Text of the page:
We'll use a couple intermediate techniques here. Let's build the Date field by clicking on Date, and since we want the start of the year, the date of the start of the year, because that's what we want our OrderDate to be greater than, to determine whether or not it is included in this year. We'll hit the number one, which means January, and we'll hit the number one, meaning the first date. We want to dynamically pull in the year. There's also a function, if you double-click on year, it will extract the year from a certain date field, and we can make it completely dynamic by choosing what's called a Get function.
A Get function pulls in things from your computer or your operating system. In this case, we're going to have it pull in the current date. What this does here, is it says pull the current date from the computer and only give me the year. If we string that together with a one and a one, the value inside "currentYearStart" will always say, one, one, of whatever the current year is. If the year happens to be 2010, it will say one, one, 2010. If the computer date happens to be 2009, it will automatically say one, one, 2009, and so on.
Now we've got that field defined. If we go back into relationships, double-click on the equal sign here, we're going to use that field. If this is one, one of the first day of the year, and this is the OrderDate. what's the relationship between these two? We want the OrderDate to always be greater than or equal to the first day of the current year. Let's choose. Now we've got, if the OrderDate is greater than or equal to the currentYearStart or the first date of the current year, then we hit Add, and you see by hitting the Add button, it doesn't replace our first criteria, but it adds more.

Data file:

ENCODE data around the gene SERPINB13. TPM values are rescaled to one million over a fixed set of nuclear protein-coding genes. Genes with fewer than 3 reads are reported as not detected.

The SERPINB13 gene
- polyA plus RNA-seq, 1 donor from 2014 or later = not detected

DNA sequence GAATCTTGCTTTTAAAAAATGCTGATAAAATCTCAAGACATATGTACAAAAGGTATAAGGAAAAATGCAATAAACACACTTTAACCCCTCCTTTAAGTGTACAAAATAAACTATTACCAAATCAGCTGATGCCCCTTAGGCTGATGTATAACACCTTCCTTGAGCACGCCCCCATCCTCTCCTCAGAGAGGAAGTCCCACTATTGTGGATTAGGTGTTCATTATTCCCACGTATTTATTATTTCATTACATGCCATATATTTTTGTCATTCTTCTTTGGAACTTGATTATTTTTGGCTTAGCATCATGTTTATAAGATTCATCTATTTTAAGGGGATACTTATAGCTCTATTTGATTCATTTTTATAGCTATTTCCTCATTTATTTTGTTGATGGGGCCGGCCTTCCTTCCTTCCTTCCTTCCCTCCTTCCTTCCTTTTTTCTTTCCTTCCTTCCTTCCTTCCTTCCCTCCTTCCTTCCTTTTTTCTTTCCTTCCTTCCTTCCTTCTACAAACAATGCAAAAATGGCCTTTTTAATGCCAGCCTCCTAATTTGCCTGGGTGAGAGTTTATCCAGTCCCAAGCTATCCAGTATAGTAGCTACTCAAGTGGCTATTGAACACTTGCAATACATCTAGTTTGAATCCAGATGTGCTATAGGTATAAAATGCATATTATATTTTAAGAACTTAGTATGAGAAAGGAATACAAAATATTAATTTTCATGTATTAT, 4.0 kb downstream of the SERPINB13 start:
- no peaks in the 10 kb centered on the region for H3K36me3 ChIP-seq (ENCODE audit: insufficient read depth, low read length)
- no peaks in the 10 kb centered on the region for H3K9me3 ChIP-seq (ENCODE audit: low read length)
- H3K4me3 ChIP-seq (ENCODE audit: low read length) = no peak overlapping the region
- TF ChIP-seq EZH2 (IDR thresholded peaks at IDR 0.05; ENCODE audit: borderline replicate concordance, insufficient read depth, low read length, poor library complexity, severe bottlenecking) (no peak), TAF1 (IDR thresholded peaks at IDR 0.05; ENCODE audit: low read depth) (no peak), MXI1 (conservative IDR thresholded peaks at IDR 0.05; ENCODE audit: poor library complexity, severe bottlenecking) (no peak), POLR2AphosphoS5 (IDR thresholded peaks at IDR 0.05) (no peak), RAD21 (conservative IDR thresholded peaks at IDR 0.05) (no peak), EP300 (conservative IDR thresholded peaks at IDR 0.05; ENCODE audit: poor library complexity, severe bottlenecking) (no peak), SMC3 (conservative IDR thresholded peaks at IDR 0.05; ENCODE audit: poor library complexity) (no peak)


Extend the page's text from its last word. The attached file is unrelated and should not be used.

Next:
It says, in addition to just having the CustomerIDs match, so we say, CustomerID = CustomerID, AND the currentYearStart value must be less than or equal to the OrderDate, or conversely, OrderDate must be greater than or equal to the currentYearStart date, which we of course, dynamically created a calculation field that will tell us what the first day of this year is. Now, when we hit OK, we see a couple things, first, that the equal sign is replaced in this non equi join relationship with an X, and we see that the double criteria are isolated with the pronged relationship line.
If we hit OK, now we can create a relationship based on that value. Let's go into Layout mode, and we'll select the Portal drawing tool, and for now, under Filtered Orders we see now that Order Current Year shows up under Related Tables, even though it's not really a related table, it's just a different relationship to the same table, and that's why we want to name these differently. Anything that's based off of Order should always just lead with Order, for example. In this case, we're just going to say the current year.
Now, quickly we can do OrderDate, OrderTotal. Now, let's preview this in Browse mode quickly, but we're going to notice that there's one more thing we need to change. We go into Browse mode, we see wait, here's the current year, as the current year happens to be 2007, but they're still not showing up. Well, if we go back into Layout mode, and that's because in our database, in our "currentYearStart," if we click in here, we see that since we're comparing two dates, and this is important to note, that the result of this calculation should make it a date.